Harry Potter 7, Part 1

Yes, I used my first day home from an exhausting trip to (1) pick up the cat at the vet; (2) do some laundry; (3) go see Deathly Hallows. I consider it a mark of maturity that I waited until today and didn’t leave the English teacher convention to catch HP 7:1 the day it came out.

I realize my opinion means nothing here. If you are a Harry fan, you will see the movie no matter what I say. If aren’t a Harry fan, you probably won’t see the movie no matter what I say. It’s okay. I can still be your friend even if you don’t heart Harry. I just can’t be your bff. I am somewhat excessive in my love for Harry. I, in fact, have plans to immediately read Deathly Hallows for the fourth or fifth time just so I don’t have to wait six months for the next installment of the film to experience the second half.

I liked this movie. It had a completely different feel from any of the other movies. It was short on action and long on emotional angst. That might not be everyone’s thing, but it worked for me.

As I’ve said with every movie since about the 4th, we’ve given up on making the films for people who don’t already know the story. The film versions are just visual follow ups to the books. They aren’t stand alone products. Maybe the first few are, but once we started getting into gargantuan lengths, putting the whole story on the screen in a way everyone would understand became a physical impossibility. That’s okay. We don’t need the whole story on the screen. Enough people have read the books that the market is enormous regardless.

The fans accepted this approach of creating a condensed version of the story that only fully makes sense if you’ve read the book for numbers 4, 5, and 6. If the fact that this one has already made in excess of $125 million is any indication, they are accepting it for this one too.

Where you have that many people gathered together prepared to love whatever they see, however, you also have a bevy of negative critics. I found this review on Huffington Post to be particularly bad, and I do mean bad in terms of a poorly done review. The movie is trashed by people who know nothing about the series.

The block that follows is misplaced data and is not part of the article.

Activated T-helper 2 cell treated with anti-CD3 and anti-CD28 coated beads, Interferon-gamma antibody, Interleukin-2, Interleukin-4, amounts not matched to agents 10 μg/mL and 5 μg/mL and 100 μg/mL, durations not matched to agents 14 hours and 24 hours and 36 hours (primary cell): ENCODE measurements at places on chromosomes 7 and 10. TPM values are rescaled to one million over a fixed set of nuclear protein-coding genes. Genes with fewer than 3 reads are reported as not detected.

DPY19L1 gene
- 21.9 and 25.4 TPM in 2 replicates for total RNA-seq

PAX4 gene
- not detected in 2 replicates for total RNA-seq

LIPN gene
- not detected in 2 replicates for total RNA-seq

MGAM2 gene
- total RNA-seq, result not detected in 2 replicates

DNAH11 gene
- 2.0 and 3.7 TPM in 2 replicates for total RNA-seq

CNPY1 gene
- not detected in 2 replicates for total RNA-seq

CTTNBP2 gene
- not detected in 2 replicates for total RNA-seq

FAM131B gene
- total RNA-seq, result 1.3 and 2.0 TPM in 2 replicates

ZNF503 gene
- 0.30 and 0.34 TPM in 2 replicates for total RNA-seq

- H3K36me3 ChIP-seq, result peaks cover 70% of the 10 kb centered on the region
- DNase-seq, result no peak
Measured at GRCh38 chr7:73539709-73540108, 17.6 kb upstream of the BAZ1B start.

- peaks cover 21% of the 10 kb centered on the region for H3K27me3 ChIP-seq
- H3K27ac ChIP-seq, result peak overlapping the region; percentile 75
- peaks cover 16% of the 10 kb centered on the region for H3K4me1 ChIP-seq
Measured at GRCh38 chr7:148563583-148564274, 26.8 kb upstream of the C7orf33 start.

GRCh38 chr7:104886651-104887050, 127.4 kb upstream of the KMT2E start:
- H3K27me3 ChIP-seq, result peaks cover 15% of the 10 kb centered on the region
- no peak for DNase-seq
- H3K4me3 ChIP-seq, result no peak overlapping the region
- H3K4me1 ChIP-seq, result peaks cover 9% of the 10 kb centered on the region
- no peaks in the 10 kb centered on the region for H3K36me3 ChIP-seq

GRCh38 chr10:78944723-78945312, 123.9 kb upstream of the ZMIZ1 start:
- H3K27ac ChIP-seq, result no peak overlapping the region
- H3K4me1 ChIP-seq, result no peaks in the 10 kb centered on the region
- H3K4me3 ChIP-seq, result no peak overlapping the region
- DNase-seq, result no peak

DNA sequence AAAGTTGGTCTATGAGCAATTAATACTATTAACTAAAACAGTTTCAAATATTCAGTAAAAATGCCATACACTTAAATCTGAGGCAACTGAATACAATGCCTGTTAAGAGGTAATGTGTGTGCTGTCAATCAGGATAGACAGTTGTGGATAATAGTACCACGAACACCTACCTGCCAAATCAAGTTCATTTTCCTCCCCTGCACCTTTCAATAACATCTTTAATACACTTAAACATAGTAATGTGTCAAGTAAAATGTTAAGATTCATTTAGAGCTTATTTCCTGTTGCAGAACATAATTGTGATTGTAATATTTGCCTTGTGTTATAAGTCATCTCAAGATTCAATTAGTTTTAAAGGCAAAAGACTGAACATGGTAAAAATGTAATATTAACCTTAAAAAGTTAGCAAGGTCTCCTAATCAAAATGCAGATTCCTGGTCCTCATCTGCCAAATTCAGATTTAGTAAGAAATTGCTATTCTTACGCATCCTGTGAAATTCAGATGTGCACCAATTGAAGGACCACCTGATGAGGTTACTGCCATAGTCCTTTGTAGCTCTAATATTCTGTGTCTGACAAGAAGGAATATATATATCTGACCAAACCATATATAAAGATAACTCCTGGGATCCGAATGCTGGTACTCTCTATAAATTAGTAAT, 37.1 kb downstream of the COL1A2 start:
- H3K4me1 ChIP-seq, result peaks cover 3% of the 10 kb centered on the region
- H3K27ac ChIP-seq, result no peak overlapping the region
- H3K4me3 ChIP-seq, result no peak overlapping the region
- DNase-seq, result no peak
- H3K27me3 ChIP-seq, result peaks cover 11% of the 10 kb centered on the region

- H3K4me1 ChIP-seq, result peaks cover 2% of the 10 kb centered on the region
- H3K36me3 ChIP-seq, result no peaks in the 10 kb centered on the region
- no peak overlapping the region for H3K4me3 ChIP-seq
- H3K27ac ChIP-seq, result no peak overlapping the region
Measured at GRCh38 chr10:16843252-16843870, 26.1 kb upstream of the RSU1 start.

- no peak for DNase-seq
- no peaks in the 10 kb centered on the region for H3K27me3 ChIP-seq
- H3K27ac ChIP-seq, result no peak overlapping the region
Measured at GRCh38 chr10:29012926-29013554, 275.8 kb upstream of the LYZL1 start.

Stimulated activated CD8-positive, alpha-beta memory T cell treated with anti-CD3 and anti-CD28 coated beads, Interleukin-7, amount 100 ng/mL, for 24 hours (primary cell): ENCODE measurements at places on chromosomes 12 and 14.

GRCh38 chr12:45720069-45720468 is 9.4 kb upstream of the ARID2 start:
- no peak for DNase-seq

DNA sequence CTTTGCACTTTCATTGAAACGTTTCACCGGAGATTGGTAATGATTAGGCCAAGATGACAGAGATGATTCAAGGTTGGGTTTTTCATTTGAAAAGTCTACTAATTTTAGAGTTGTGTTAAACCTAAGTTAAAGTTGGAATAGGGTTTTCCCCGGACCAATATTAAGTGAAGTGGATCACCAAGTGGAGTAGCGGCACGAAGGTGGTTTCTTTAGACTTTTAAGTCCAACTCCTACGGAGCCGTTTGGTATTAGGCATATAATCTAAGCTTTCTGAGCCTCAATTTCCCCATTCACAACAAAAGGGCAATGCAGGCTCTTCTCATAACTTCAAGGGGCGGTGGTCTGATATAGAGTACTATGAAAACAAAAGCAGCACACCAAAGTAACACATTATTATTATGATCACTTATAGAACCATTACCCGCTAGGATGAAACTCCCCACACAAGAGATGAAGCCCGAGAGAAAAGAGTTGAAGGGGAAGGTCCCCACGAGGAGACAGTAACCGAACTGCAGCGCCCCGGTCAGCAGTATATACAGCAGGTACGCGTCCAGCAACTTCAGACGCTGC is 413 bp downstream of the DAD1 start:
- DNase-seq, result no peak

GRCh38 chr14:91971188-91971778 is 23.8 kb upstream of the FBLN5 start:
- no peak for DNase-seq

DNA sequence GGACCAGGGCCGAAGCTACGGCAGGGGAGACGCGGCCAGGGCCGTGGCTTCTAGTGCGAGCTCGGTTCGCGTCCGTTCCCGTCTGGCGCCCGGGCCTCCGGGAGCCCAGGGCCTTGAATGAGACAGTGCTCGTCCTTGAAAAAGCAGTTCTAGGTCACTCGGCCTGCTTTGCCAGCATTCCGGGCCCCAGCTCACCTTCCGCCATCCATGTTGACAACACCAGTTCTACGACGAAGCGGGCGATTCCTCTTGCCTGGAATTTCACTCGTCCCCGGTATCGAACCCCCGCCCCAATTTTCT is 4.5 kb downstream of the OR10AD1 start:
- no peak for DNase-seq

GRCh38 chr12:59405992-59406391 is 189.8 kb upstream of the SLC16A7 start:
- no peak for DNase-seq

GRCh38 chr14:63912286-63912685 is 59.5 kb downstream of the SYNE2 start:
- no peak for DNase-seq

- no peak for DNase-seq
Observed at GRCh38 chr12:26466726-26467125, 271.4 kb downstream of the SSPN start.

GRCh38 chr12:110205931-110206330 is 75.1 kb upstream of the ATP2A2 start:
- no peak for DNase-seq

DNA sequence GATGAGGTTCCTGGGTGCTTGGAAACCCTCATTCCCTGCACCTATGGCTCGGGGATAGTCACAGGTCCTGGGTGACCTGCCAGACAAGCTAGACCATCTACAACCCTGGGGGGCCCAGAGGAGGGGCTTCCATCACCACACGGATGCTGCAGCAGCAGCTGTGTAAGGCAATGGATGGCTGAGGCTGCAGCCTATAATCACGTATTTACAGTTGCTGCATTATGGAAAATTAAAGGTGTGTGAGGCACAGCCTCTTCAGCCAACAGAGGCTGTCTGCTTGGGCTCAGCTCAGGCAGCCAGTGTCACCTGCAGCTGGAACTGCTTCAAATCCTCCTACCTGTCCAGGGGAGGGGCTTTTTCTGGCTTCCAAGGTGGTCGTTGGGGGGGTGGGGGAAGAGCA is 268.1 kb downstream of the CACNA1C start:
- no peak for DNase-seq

This one reviewer in particular keeps going on and on about not understanding why a goblin makes a brief appearance in the film. He calls it bad film-making that he didn’t understand this. I call it bad film-watching. If he had been paying attention he would have heard Hermione mention that the Sword of Gryffindor was goblin made. He would have also heard Bellatrix ask the goblin how the sword could have disappeared from the vault. And if he had even so much as watched the first Harry Potter movie without reading any of the books, he would know that the goblins run Gringotts Bank.

He talked about this scene as if the goblin were a brand new character thrown in out of nowhere, but again, even if he’d only seen prior movies and not read any of the books, he would be familiar with the role of the goblins in the story. I really don’t think David Yates, in directing the 7th film in a series, was responsible for the ignorance of people who never bothered to pay attention to any of the previous 6 films.

These same reviewers go off on a tangent about how “young girls” like Harry Potter, claiming that the film wouldn’t “play well” to other audiences such as themselves. Tell that to the audience of middle aged men and women who were in the theater with me this afternoon.

Anyway, the reviews on Deathly Hallows are mixed, and I thought I’d learn something about why some of the critics seemed to experience such vehement hatred for it, but all I learned from the Cinefantastique Podcast was that the reviewers were too lazy to familiarize themselves with the story before watching the 7th film in a series.

That said, the slower-paced style of 7, Part 1 might put some people off, and we are definitely left hanging at the end, but we are well set up for 7, Part 2, and I, for one, am anxiously awaiting the summer 2011 release.

Coming Soon

The Gettysburg Address was delivered on November 19, 1863. Seven score and seven years later, we’re still working on the all created equal thing, but we sure have come a long way on managing to entertain ourselves. Go vote next week to make sure that the freedoms people have died for do not perish from this earth, and then on November 19, go see Part 1 of Part 7 of the Harry Potter movies.

What do the two have to do with each other? Nothing. But the anniversary of Lincoln’s address and the release of Deathly Hallows are both coming soon. You will not want to forget.